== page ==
Dawg Sports: Although the SEC's reputation is based more on defense than on offense, three annual Georgia rivals field unconventional attacks. How prepared is Coach Lakatos to deal with the offensive schemes of Urban Meyer's Florida Gators, Gus Malzahn's Auburn Tigers, and Paul Johnson's Georgia Tech Yellow Jackets?
Justin: I was initially going to write that, aside from coaching to the south for the first time in his career, the complexity of the offenses he’ll face in the SEC will be the change Lakatos faces. But the more I think about it, I feel like the Big East has its share of unique offenses, too.
Most of the conference runs out of the pro-style system or something like it, but the attacks of Florida and Auburn remind me of the ones employed by West Virginia (the post-Rich Rod version) and Cincinnati, just on steroids. And since the Georgia players will have much more raw talent than UConn defensive backs, I think the jump shouldn’t be as bumpy as you might think.
As for Tech’s triple option, I don’t think any team is really used to handling it yet, just because, much to the dismay of the ghost of Eric Crouch, maybe four relevant teams run it and three of them are academies. Which is partly why it’s so successful (especially when you play in the ACC, where God does not exist). I think that’s what happened when UConn played both Navy and Army in 2006. The Huskies were blown out 41-17 by Navy in one of the worst losses in our short tenure of mattering, but two weeks later, they looked more prepared for it and edged Army, 21-7, back when that was a pretty big win (one of four total that year).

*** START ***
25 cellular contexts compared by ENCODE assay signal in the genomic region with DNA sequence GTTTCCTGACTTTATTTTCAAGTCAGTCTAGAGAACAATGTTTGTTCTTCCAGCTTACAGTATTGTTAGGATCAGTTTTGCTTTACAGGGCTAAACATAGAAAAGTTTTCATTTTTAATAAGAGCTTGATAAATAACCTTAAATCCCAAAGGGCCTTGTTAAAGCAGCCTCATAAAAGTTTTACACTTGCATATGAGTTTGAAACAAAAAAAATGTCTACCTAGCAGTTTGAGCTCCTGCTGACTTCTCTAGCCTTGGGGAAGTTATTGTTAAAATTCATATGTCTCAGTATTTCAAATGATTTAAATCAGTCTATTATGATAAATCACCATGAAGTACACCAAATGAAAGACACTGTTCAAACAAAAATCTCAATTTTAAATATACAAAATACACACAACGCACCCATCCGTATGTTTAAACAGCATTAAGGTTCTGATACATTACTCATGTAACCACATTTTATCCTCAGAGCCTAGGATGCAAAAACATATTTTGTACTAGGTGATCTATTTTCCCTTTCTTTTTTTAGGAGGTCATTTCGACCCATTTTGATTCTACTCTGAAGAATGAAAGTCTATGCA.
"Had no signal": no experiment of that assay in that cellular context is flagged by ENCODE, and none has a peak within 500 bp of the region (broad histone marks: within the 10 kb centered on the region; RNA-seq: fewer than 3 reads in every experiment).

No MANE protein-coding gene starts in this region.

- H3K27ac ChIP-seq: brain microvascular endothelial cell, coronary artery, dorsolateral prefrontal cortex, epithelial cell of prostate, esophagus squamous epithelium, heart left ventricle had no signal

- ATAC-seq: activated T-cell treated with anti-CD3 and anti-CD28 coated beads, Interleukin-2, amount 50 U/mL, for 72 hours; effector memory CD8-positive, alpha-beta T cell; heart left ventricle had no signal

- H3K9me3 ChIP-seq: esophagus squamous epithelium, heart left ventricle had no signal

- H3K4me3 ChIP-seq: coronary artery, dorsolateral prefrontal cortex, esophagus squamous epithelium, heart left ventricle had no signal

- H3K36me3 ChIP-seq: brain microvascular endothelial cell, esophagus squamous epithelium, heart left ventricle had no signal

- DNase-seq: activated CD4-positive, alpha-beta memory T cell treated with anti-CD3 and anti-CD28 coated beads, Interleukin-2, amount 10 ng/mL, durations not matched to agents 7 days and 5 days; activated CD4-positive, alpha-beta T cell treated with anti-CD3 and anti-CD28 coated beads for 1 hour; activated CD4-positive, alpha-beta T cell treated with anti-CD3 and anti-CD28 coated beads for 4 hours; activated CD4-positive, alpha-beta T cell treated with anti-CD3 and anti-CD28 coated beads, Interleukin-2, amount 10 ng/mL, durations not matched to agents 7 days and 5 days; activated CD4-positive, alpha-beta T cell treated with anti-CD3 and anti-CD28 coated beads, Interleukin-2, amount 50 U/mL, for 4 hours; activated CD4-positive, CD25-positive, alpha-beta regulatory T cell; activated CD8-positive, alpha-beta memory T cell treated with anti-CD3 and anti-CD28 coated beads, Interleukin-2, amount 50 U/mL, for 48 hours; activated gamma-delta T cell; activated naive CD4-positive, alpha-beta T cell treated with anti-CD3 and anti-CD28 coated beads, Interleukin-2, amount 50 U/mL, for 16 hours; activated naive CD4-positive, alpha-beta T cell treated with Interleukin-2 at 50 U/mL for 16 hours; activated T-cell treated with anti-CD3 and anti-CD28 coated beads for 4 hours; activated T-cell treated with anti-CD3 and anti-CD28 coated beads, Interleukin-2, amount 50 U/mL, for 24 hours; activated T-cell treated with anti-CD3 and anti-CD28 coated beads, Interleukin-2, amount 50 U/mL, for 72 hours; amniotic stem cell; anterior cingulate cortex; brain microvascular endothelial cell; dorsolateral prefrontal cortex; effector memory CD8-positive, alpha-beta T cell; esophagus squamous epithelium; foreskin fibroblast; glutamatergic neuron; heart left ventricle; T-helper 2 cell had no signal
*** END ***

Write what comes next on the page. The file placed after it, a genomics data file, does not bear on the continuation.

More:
But in general, I’ve always thought UConn’s defensive backs have been good in run support, even though all of them are short and undersized. The Huskies have been 62th, 17th and 45th in run defense the past three seasons, and the DBs are a big part of that.
However, for what it’s worth, UConn was just 85th in pass efficiency defense this season, and I’d argue it looked even worse than its ranking at times.